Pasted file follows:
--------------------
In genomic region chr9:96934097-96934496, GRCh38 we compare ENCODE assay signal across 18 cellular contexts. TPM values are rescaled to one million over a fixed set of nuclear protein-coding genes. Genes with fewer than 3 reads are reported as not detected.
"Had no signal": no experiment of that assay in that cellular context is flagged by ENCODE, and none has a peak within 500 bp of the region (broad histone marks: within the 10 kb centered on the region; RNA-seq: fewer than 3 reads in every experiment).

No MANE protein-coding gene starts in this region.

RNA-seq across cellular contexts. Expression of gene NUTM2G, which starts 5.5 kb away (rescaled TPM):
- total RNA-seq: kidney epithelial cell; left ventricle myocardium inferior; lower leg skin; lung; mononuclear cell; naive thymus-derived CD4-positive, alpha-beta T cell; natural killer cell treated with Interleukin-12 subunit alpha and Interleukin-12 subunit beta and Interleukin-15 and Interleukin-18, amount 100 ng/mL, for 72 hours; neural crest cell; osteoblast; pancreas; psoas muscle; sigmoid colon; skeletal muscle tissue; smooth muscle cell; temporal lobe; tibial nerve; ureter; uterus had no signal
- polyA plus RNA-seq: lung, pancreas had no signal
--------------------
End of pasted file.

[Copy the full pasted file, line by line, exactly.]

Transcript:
In genomic region chr9:96934097-96934496, GRCh38 we compare ENCODE assay signal across 18 cellular contexts. TPM values are rescaled to one million over a fixed set of nuclear protein-coding genes. Genes with fewer than 3 reads are reported as not detected.
"Had no signal": no experiment of that assay in that cellular context is flagged by ENCODE, and none has a peak within 500 bp of the region (broad histone marks: within the 10 kb centered on the region; RNA-seq: fewer than 3 reads in every experiment).

No MANE protein-coding gene starts in this region.

RNA-seq across cellular contexts. Expression of gene NUTM2G, which starts 5.5 kb away (rescaled TPM):
- total RNA-seq: kidney epithelial cell; left ventricle myocardium inferior; lower leg skin; lung; mononuclear cell; naive thymus-derived CD4-positive, alpha-beta T cell; natural killer cell treated with Interleukin-12 subunit alpha and Interleukin-12 subunit beta and Interleukin-15 and Interleukin-18, amount 100 ng/mL, for 72 hours; neural crest cell; osteoblast; pancreas; psoas muscle; sigmoid colon; skeletal muscle tissue; smooth muscle cell; temporal lobe; tibial nerve; ureter; uterus had no signal
- polyA plus RNA-seq: lung, pancreas had no signal